The spokesperson said China is willing to join hands with Central Asian countries, using the presidents’ visit to further expand cooperation, and push forward ties, as well as contributing to world peace and prosperity.
The highest-level summit between China and those Central Asian countries indicates that the comprehensive strategic partnerships China established with all five Central Asian countries have reached a new high; and that those countries share a new consensus on development amid new challenges and risks in the region, Yang Jin, an associate research fellow at the Institute of Russian, Eastern European and Central Asian Studies at the Chinese Academy of Social Sciences, told the Global Times.
Yang noted that the summit carries special significance as previous cooperation between China and Central Asian countries was either bilateral; or under multilateral frameworks, such as the Shanghai Cooperation Organisation (SCO), while this summit focuses only on cooperation between China and Central Asian countries.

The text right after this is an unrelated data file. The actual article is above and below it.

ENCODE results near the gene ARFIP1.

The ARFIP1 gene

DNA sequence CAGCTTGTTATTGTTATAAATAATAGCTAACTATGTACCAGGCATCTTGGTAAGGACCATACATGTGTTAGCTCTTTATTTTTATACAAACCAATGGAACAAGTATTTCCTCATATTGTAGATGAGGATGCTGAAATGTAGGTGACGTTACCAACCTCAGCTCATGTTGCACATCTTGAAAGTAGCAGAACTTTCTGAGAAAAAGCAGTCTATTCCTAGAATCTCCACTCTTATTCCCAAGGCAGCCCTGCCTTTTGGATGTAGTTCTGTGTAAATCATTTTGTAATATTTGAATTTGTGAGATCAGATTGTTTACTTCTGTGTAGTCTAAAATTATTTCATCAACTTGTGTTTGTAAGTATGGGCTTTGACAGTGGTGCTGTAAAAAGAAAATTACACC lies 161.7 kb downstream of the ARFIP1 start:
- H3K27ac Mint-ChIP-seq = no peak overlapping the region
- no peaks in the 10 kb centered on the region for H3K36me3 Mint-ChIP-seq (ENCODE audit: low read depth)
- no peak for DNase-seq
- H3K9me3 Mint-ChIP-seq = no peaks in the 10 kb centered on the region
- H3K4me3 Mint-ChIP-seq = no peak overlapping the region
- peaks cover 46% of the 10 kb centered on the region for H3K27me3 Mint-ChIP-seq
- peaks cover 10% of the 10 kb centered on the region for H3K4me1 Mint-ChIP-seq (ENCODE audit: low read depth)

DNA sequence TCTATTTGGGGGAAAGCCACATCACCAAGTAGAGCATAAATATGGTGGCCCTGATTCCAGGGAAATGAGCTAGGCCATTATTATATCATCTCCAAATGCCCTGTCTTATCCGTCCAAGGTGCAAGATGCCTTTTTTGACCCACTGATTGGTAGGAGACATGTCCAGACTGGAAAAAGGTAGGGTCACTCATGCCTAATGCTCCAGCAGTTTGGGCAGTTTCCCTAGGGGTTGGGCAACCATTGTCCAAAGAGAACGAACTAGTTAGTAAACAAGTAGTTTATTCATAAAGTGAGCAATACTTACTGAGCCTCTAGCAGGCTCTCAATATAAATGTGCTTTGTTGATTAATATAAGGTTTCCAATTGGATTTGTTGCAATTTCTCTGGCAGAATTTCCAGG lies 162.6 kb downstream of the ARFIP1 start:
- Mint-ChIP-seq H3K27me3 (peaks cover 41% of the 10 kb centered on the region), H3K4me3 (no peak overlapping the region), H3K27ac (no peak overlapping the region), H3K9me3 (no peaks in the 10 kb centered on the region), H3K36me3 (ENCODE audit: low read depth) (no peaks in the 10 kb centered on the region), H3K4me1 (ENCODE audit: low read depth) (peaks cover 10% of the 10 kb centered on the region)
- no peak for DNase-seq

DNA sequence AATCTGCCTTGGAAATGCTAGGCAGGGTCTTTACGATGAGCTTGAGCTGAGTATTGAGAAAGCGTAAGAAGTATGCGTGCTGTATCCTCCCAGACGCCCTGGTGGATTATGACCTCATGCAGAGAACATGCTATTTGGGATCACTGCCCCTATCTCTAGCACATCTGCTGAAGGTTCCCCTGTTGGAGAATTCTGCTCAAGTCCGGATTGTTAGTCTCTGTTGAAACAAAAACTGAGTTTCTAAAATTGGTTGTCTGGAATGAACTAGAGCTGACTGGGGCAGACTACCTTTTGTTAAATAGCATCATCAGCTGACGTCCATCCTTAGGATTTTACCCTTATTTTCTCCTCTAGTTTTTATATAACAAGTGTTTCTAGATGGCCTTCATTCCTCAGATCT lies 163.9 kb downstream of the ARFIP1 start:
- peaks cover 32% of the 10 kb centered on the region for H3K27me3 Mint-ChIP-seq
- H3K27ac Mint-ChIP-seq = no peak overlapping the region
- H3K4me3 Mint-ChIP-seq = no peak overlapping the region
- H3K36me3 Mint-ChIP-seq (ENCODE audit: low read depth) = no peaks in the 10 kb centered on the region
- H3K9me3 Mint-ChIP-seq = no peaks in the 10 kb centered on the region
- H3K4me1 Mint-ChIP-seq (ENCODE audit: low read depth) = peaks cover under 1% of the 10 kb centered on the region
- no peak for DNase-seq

China shares a special bond with Central Asian countries. For his first foreign trip since the COVID-19 pandemic, President Xi paid a state visit to Uzbekistan in September 2022 and attended the 22nd meeting of the Council of Heads of State of the SCO. Moreover, this year also marks the 10th anniversary of the Silk Road Economic Belt initiative proposed by Xi during his visit to Kazakhstan in 2013.
More room for cooperation
Last month, State Councilor and Foreign Minister Qin Gang chaired the fourth China-Central Asia Foreign Ministers’ Meeting in Xi’an. The meeting yielded a consensus as they agreed to adhere to solidarity and mutual assistance, and enhance mutual support; adhere to mutual benefit and win-win results, and advance high-quality Belt and Road cooperation and expand security cooperation.